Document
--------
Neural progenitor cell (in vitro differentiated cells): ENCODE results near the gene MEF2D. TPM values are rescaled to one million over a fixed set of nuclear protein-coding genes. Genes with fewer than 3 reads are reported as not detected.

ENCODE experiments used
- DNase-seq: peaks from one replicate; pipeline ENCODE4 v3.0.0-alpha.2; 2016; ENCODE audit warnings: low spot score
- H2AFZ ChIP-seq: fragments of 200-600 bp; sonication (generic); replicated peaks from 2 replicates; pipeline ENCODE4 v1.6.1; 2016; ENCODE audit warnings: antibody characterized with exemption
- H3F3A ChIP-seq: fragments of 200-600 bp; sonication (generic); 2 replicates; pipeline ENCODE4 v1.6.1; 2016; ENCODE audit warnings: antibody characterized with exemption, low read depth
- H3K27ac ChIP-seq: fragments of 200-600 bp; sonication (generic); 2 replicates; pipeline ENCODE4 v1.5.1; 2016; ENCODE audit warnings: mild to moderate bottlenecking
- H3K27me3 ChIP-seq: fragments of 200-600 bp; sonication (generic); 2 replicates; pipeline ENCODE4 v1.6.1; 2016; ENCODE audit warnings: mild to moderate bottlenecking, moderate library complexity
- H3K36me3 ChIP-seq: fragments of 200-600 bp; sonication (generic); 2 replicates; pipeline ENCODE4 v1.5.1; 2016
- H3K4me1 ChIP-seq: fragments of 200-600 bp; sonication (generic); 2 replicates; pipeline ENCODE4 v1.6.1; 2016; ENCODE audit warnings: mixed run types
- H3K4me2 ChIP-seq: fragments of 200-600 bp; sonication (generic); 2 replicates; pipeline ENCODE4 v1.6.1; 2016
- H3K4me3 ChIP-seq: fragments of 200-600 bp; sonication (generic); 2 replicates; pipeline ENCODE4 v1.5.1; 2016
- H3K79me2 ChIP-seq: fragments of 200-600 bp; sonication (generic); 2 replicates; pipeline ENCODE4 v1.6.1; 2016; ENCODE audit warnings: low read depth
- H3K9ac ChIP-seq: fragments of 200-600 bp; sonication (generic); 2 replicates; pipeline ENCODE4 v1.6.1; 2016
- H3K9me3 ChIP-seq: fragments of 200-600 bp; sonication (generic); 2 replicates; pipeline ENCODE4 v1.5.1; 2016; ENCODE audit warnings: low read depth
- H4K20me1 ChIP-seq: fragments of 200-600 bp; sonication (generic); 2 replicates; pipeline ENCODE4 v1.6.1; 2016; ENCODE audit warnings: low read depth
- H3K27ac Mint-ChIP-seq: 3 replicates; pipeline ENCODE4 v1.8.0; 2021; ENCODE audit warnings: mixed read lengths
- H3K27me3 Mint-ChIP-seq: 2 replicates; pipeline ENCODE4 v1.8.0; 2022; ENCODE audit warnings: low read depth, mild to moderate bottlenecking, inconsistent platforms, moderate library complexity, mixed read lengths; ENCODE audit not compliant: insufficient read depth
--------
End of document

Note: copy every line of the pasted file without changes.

Neural progenitor cell (in vitro differentiated cells): ENCODE results near the gene MEF2D. TPM values are rescaled to one million over a fixed set of nuclear protein-coding genes. Genes with fewer than 3 reads are reported as not detected.

ENCODE experiments used
- DNase-seq: peaks from one replicate; pipeline ENCODE4 v3.0.0-alpha.2; 2016; ENCODE audit warnings: low spot score
- H2AFZ ChIP-seq: fragments of 200-600 bp; sonication (generic); replicated peaks from 2 replicates; pipeline ENCODE4 v1.6.1; 2016; ENCODE audit warnings: antibody characterized with exemption
- H3F3A ChIP-seq: fragments of 200-600 bp; sonication (generic); 2 replicates; pipeline ENCODE4 v1.6.1; 2016; ENCODE audit warnings: antibody characterized with exemption, low read depth
- H3K27ac ChIP-seq: fragments of 200-600 bp; sonication (generic); 2 replicates; pipeline ENCODE4 v1.5.1; 2016; ENCODE audit warnings: mild to moderate bottlenecking
- H3K27me3 ChIP-seq: fragments of 200-600 bp; sonication (generic); 2 replicates; pipeline ENCODE4 v1.6.1; 2016; ENCODE audit warnings: mild to moderate bottlenecking, moderate library complexity
- H3K36me3 ChIP-seq: fragments of 200-600 bp; sonication (generic); 2 replicates; pipeline ENCODE4 v1.5.1; 2016
- H3K4me1 ChIP-seq: fragments of 200-600 bp; sonication (generic); 2 replicates; pipeline ENCODE4 v1.6.1; 2016; ENCODE audit warnings: mixed run types
- H3K4me2 ChIP-seq: fragments of 200-600 bp; sonication (generic); 2 replicates; pipeline ENCODE4 v1.6.1; 2016
- H3K4me3 ChIP-seq: fragments of 200-600 bp; sonication (generic); 2 replicates; pipeline ENCODE4 v1.5.1; 2016
- H3K79me2 ChIP-seq: fragments of 200-600 bp; sonication (generic); 2 replicates; pipeline ENCODE4 v1.6.1; 2016; ENCODE audit warnings: low read depth
- H3K9ac ChIP-seq: fragments of 200-600 bp; sonication (generic); 2 replicates; pipeline ENCODE4 v1.6.1; 2016
- H3K9me3 ChIP-seq: fragments of 200-600 bp; sonication (generic); 2 replicates; pipeline ENCODE4 v1.5.1; 2016; ENCODE audit warnings: low read depth
- H4K20me1 ChIP-seq: fragments of 200-600 bp; sonication (generic); 2 replicates; pipeline ENCODE4 v1.6.1; 2016; ENCODE audit warnings: low read depth
- H3K27ac Mint-ChIP-seq: 3 replicates; pipeline ENCODE4 v1.8.0; 2021; ENCODE audit warnings: mixed read lengths
- H3K27me3 Mint-ChIP-seq: 2 replicates; pipeline ENCODE4 v1.8.0; 2022; ENCODE audit warnings: low read depth, mild to moderate bottlenecking, inconsistent platforms, moderate library complexity, mixed read lengths; ENCODE audit not compliant: insufficient read depth